Analysis of higher education standards versus professional physical culture and sport education standards

Фотографии: 

PhD, Associate Professor N.V. Stetzenko
PhD, senior lecturer E.A. Shirobakina
PhD, Associate Professor M.N. Sandirova
PhD, Associate Professor I.V. Lushchik
Volgograd State Academy of Physical Culture, Volgograd

Keywords: professional standard, higher education, education field specializations, physical culture and sports

Background. Presently the existing qualification system, as provided by the valid Managers, specialists and workforce qualification reference book, is in the process of transition to the system of professional standards. As stated by the system developers, the professional standards will secure the labour market demands being duly met by the national education system.

Objective of the study was to analyse requirements of the valid professional education standards to the physical culture and sports (PCS) specialist education.

Methodology of the study. The study was designed to analyse the professional education standards applied in the national physical culture and sports (PCS) versus the modern requirements to the higher education competences.

Study results and discussion. The declared national policies to ensure the labour market demands being duly met by the national education system soon after the new professional standards are implemented – imply that the education system will produce the specialists with the competences required by the sector employees. What is the actual situation at present? “The Ministry of Labour of Russia has developed and approved ten professional standards for the national physical culture and sports sector including the six standards setting requirements to the higher professional competences of the physical culture and sports sector specialist” [2]. Subject to consideration hereinafter are only those professional standards.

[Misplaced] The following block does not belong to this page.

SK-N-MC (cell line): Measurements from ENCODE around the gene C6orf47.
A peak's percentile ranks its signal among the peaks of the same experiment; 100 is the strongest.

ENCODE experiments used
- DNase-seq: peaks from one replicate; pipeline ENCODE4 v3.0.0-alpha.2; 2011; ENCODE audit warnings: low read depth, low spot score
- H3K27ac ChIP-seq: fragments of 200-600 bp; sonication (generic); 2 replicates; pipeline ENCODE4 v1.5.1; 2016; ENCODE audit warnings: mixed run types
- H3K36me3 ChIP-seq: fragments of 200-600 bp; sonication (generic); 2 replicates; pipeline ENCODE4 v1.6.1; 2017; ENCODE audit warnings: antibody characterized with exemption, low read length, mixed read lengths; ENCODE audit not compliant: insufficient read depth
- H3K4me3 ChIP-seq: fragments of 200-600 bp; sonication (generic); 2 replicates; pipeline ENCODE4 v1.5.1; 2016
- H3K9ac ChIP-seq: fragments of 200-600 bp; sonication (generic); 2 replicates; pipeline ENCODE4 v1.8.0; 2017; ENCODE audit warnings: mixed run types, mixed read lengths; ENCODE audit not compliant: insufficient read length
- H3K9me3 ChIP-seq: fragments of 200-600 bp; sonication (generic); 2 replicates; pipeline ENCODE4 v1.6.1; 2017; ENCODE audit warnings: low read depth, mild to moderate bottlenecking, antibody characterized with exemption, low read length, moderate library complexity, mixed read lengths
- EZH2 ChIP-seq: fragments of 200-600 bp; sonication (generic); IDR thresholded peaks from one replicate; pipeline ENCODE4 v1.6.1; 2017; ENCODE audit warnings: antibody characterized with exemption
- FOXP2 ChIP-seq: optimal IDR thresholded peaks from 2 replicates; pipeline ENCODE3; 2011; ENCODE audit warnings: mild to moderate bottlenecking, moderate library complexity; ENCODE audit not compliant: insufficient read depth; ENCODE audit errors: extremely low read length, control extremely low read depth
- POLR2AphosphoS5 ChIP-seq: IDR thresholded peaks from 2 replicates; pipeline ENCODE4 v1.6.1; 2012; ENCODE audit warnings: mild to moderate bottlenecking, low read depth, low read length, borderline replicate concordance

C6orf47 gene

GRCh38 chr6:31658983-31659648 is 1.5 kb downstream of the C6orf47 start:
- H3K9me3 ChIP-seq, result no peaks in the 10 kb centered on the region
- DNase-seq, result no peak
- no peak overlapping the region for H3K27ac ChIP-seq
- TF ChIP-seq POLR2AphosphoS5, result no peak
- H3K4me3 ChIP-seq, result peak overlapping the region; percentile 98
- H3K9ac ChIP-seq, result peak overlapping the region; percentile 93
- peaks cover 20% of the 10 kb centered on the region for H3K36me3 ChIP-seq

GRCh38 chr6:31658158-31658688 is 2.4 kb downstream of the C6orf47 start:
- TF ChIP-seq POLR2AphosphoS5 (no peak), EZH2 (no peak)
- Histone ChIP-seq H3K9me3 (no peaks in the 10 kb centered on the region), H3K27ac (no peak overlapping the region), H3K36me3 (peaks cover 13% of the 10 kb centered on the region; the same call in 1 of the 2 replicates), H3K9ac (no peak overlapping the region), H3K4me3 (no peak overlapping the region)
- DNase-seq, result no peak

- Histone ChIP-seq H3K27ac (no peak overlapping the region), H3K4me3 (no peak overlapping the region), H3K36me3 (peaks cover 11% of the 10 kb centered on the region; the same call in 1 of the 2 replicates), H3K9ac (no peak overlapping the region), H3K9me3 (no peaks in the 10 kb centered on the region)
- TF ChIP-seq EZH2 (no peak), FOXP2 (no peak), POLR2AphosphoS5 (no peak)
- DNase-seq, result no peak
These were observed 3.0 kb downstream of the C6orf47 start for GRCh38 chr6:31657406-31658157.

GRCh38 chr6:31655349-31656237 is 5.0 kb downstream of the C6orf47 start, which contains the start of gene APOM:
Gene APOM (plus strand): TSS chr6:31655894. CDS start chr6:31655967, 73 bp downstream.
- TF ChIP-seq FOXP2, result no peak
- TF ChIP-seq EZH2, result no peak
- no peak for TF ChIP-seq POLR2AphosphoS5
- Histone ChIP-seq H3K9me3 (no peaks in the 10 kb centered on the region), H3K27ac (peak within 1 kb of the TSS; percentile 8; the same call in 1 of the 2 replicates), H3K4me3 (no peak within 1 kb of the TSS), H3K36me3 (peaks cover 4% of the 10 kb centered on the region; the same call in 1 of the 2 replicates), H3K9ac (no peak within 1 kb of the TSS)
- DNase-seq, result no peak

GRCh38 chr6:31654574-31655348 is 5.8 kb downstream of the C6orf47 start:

As a matter of fact, the employees’ requirements have been addressed by the job responsibilities as provided by the professional standards that were expected to be implemented on a mandatory basis by the budget-supported organisations as of July 1, 2016. It would be logical to expect that the professional standards should provide specific requirements to the contracted specialist’s education level and specialization, core education discipline and specific specialization within this discipline. Given on Figure 1 are the actual requirements of the valid professional standards to the higher education of the PCS sector specialists.